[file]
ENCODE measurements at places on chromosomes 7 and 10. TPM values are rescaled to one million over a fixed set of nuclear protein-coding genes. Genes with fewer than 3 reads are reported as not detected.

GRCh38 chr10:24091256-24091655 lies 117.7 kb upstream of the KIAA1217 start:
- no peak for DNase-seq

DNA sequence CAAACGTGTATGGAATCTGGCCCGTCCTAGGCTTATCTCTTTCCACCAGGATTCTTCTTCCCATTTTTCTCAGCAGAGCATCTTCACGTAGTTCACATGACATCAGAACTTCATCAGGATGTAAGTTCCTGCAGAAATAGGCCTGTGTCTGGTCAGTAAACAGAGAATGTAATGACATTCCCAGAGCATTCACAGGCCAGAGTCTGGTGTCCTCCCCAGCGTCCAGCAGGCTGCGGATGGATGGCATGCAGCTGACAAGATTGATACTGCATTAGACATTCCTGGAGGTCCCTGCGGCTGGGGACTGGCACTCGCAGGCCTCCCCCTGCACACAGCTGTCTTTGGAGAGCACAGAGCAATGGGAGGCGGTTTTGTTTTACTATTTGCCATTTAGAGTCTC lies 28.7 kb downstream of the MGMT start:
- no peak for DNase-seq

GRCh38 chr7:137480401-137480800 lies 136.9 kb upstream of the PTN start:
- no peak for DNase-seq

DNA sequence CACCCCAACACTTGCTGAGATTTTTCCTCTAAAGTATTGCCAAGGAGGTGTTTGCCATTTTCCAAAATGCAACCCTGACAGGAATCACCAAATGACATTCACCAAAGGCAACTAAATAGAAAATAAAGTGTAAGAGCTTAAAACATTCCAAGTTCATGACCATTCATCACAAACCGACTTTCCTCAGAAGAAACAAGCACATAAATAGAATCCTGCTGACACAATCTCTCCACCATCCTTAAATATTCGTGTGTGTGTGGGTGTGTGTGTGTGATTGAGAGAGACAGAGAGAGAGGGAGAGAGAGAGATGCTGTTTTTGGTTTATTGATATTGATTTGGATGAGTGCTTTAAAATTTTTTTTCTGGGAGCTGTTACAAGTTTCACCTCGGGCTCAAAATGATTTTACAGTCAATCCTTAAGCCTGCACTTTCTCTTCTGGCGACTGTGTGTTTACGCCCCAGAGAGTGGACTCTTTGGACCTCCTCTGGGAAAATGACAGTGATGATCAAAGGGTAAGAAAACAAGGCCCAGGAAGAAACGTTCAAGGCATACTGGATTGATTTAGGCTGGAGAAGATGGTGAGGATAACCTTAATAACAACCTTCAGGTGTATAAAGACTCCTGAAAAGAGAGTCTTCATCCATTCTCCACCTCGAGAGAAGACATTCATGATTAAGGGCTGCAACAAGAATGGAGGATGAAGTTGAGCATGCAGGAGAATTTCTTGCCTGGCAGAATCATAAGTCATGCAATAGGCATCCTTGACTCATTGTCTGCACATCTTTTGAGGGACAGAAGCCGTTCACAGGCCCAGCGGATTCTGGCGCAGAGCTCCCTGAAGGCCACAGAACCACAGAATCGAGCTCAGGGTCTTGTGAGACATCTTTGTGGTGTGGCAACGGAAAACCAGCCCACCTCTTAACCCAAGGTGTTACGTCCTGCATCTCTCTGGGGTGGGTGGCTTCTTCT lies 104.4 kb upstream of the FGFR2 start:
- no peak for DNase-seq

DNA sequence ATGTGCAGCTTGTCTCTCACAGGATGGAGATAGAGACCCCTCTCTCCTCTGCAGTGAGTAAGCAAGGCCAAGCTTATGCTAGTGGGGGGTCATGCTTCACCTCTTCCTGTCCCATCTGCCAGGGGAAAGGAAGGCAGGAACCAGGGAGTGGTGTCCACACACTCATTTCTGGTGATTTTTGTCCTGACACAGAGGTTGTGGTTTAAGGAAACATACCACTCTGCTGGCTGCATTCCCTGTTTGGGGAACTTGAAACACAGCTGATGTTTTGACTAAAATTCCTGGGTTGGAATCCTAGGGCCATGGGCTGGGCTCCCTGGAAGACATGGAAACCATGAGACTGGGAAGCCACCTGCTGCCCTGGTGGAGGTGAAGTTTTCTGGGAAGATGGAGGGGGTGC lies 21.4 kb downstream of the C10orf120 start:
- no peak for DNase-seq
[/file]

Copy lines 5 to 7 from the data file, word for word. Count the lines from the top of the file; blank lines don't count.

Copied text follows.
- no peak for DNase-seq

GRCh38 chr7:137480401-137480800 lies 136.9 kb upstream of the PTN start:
- no peak for DNase-seq